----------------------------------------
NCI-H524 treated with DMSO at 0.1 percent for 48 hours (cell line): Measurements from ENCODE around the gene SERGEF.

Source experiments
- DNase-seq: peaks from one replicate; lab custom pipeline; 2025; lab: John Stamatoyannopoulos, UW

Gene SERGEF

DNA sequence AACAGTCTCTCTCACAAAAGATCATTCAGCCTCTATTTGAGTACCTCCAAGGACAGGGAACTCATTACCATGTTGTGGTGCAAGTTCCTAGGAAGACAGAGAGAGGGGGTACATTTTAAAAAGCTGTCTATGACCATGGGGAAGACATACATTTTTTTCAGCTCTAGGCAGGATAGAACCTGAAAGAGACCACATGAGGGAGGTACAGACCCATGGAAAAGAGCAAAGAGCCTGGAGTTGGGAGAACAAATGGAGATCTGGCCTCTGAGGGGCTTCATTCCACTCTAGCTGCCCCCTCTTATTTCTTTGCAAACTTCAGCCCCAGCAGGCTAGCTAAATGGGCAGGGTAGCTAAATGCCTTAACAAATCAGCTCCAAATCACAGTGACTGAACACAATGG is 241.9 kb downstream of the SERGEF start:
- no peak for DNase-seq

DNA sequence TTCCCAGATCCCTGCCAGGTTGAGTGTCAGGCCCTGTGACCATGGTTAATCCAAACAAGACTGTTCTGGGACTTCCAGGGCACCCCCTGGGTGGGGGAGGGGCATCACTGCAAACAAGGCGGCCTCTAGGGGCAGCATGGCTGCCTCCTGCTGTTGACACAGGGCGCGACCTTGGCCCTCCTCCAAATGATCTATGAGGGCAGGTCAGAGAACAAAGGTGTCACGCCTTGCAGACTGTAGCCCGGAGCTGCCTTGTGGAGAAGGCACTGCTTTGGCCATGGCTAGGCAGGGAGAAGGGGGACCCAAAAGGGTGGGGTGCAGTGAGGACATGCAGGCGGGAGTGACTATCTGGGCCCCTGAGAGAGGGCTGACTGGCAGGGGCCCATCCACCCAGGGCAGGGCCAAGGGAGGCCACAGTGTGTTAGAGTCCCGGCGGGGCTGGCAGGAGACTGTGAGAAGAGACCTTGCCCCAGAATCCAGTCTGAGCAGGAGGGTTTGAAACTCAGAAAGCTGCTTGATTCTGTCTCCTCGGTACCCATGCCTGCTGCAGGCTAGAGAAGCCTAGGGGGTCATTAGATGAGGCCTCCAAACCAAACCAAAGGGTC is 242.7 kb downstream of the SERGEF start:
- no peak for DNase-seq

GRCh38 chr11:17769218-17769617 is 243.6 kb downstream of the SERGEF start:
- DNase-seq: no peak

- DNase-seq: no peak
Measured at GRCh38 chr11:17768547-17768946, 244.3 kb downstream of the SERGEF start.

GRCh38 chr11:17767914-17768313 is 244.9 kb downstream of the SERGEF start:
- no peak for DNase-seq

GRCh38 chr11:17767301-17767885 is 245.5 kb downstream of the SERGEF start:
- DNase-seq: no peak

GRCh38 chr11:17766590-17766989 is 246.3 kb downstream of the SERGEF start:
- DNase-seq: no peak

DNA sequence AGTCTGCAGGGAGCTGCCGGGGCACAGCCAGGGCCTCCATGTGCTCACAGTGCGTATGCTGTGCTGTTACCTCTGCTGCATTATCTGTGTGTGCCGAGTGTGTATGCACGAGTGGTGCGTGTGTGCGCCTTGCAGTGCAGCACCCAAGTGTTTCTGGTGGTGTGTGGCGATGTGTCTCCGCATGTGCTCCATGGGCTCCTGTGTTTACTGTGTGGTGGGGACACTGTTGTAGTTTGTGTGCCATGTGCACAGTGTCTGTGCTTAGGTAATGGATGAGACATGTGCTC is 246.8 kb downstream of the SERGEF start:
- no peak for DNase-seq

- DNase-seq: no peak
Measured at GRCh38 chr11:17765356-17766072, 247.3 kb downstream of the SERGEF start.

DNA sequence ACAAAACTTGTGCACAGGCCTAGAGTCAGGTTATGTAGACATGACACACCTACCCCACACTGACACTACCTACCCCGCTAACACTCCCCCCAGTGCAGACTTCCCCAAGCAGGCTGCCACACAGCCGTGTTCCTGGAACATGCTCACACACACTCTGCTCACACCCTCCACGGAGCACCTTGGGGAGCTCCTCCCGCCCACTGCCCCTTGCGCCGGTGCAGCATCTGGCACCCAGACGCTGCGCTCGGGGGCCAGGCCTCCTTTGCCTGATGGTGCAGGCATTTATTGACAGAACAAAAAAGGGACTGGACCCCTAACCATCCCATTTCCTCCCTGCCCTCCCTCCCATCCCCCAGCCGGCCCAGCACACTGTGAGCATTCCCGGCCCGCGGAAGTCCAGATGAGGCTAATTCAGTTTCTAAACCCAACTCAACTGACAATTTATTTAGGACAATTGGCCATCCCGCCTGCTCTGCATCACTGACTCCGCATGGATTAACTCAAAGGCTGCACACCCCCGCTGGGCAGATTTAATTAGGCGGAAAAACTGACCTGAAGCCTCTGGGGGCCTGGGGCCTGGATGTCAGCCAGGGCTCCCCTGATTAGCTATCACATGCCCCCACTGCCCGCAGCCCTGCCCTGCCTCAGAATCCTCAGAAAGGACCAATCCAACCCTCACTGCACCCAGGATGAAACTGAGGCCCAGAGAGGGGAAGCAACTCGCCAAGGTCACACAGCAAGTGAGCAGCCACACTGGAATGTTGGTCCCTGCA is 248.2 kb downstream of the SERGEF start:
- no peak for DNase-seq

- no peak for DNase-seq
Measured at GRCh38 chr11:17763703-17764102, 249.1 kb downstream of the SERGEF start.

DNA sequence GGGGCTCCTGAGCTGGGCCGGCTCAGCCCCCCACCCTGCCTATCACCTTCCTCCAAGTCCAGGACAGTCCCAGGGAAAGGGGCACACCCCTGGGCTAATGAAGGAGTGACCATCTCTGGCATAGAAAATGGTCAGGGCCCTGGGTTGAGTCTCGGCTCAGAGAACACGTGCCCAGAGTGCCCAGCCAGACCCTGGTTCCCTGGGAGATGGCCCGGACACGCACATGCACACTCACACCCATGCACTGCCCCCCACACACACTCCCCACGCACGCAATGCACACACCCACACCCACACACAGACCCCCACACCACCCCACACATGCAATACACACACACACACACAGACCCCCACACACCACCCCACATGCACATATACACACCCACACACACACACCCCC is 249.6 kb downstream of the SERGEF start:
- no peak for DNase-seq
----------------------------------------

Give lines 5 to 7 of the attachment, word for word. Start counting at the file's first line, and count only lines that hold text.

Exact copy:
DNA sequence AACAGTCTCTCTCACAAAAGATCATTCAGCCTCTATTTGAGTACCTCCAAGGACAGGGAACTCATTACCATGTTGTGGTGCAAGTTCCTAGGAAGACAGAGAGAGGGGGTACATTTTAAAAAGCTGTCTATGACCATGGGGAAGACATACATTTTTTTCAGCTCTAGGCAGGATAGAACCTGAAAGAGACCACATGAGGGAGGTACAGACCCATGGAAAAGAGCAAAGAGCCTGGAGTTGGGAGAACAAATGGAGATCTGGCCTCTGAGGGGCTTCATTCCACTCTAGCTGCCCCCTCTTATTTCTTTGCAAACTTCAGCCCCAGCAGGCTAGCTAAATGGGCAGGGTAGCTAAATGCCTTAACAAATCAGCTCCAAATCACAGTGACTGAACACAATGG is 241.9 kb downstream of the SERGEF start:
- no peak for DNase-seq

DNA sequence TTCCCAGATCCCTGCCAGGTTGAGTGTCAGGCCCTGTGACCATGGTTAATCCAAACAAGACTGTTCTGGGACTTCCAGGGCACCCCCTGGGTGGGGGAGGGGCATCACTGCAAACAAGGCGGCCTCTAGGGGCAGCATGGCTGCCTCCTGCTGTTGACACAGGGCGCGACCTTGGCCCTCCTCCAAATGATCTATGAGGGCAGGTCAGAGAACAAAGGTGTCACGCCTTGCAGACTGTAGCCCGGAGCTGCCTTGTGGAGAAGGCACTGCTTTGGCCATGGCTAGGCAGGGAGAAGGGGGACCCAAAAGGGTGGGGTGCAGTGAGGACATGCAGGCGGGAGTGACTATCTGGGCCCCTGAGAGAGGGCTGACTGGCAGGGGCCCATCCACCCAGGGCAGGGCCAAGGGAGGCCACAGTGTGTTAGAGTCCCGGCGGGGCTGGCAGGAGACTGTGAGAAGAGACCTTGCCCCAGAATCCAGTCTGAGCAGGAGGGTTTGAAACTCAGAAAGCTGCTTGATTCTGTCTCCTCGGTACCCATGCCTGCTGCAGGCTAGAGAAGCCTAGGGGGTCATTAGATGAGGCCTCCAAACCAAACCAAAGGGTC is 242.7 kb downstream of the SERGEF start: